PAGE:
What If Results Are Unexpected And Surprising
Probabilities of paternity are calculated assuming that the chance of paternity is 50:50 before the test is done. If you are very sure that the tested man is not the father and you get a report back suggesting that he is, then speak to your tester and ask their advice. Although very rare, coincidental/chance matches do occur. Your tester will often be able to suggest additional tests to check the result or, if they can’t, you should consider going to another company for more tests – but make sure the second company use a different set of tests compared with those already done. Of course there is likely to be additional charges but you may decide it is worth it especially if the result has serious impacts on you, your family and the people that you care about.
Similarly, if the result comes back and the tested man is excluded as the father when you are sure that he is, make enquires with the testing company. Inadvertent sample mix-ups can and do happen both at the sampling stage and also within laboratories during the test.
No laboratory is perfect even if they are responsible and properly accredited. Samples are analyzed in big batches, sometimes as many as 80 samples in a batch. This isn’t usually a concern but it is possible for samples from different customers to be accidentally switched. If a sample is switched then it almost always results in a false result that says the questioned father is excluded as being the true father.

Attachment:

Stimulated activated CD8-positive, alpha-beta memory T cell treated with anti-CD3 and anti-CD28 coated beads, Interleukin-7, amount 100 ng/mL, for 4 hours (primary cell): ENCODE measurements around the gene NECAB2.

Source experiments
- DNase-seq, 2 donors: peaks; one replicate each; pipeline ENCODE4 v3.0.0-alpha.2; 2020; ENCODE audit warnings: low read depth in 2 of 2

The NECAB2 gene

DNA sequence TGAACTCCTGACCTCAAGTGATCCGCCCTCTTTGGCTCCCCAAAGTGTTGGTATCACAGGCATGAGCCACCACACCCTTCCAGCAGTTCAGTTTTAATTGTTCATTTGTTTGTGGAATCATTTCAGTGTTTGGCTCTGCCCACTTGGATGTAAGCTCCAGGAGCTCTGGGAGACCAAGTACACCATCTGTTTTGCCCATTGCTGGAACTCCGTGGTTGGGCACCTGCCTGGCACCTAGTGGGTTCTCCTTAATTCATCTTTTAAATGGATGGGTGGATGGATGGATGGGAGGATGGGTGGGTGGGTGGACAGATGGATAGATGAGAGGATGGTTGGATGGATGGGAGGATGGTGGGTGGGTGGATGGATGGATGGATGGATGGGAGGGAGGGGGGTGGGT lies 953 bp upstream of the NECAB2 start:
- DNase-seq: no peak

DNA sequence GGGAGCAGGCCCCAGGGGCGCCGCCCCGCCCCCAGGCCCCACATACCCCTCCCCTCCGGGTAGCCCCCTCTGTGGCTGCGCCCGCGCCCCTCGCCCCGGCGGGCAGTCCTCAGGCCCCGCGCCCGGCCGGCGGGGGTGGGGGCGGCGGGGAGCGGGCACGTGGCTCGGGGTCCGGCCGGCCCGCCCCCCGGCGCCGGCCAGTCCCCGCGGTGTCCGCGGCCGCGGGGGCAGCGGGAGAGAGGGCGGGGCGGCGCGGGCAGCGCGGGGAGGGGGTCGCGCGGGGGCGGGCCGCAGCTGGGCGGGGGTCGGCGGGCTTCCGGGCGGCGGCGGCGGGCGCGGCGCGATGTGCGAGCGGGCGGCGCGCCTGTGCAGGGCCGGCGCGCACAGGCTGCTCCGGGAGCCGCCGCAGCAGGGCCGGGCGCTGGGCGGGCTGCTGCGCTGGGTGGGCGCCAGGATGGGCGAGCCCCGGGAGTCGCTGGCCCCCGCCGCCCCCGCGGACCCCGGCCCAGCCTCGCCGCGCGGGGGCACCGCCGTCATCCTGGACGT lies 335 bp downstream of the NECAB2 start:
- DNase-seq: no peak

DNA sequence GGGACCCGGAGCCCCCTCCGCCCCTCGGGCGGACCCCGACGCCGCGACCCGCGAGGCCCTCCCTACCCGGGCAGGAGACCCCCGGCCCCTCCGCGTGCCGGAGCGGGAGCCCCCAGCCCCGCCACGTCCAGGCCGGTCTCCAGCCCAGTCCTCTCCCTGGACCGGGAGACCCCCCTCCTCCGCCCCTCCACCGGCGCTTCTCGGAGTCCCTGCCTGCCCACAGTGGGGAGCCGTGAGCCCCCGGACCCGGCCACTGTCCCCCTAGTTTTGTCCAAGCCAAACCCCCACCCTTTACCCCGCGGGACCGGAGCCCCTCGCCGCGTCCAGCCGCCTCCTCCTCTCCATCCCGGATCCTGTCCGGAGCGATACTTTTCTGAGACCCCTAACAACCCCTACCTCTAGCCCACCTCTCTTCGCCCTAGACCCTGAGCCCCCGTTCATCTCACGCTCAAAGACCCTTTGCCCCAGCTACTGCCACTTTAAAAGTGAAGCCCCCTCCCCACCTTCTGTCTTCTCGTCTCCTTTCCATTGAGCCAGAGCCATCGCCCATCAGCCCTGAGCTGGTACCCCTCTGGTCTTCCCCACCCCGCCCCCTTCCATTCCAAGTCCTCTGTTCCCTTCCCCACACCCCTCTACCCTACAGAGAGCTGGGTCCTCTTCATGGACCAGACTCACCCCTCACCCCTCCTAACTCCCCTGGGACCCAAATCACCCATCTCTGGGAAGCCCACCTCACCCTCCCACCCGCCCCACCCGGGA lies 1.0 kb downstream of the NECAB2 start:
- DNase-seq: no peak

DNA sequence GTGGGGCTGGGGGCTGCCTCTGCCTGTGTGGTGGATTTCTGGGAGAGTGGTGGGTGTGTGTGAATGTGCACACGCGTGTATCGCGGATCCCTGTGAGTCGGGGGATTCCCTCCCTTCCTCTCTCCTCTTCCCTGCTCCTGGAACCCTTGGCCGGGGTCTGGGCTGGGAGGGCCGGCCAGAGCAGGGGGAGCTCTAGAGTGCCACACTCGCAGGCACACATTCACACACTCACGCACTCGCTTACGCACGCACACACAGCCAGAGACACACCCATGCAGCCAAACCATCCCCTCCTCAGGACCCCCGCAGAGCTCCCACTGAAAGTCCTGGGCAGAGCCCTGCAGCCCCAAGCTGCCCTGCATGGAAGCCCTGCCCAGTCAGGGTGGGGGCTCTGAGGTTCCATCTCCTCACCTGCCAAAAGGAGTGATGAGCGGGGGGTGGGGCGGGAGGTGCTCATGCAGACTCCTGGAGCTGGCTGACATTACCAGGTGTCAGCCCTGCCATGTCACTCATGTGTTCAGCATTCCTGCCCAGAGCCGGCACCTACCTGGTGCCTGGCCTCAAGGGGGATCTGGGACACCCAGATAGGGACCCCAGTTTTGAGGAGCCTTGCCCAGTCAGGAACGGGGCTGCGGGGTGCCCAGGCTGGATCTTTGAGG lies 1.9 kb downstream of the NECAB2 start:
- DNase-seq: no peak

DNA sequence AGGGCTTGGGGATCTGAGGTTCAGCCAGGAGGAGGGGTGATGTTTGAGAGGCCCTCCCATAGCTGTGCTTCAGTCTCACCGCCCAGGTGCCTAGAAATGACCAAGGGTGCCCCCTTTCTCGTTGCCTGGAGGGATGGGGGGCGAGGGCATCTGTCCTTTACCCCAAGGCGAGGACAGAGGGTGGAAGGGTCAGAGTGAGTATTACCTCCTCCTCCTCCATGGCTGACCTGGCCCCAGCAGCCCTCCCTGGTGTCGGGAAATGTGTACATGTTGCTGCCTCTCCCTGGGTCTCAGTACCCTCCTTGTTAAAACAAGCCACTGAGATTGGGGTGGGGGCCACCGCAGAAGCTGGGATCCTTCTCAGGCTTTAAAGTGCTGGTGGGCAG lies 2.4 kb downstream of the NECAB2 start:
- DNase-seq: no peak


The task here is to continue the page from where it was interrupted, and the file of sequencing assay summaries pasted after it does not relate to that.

Some laboratories run every test twice to ensure it is correct and others automatically re-test samples every time an exclusory result is obtained. Ask them if duplicate testing has been done. If it hasn’t, ask them to do so, if they wont do it free of charge then you might be better to pay for a complete re-test which will not only check the lab process but also your own sampling and sample labeling.
If you think something has gone wrong with your own sampling and labelling then it is best to start from the beginning. If you can, take your samples together with the others to be tested but take them one at a time. Label and fill out the details of each, one at a time, and check each other’s details. Alternatively, you can pay for a legal test and involve a neutral, trusted third party who will confirm the samples are accurately labeled and correctly documented.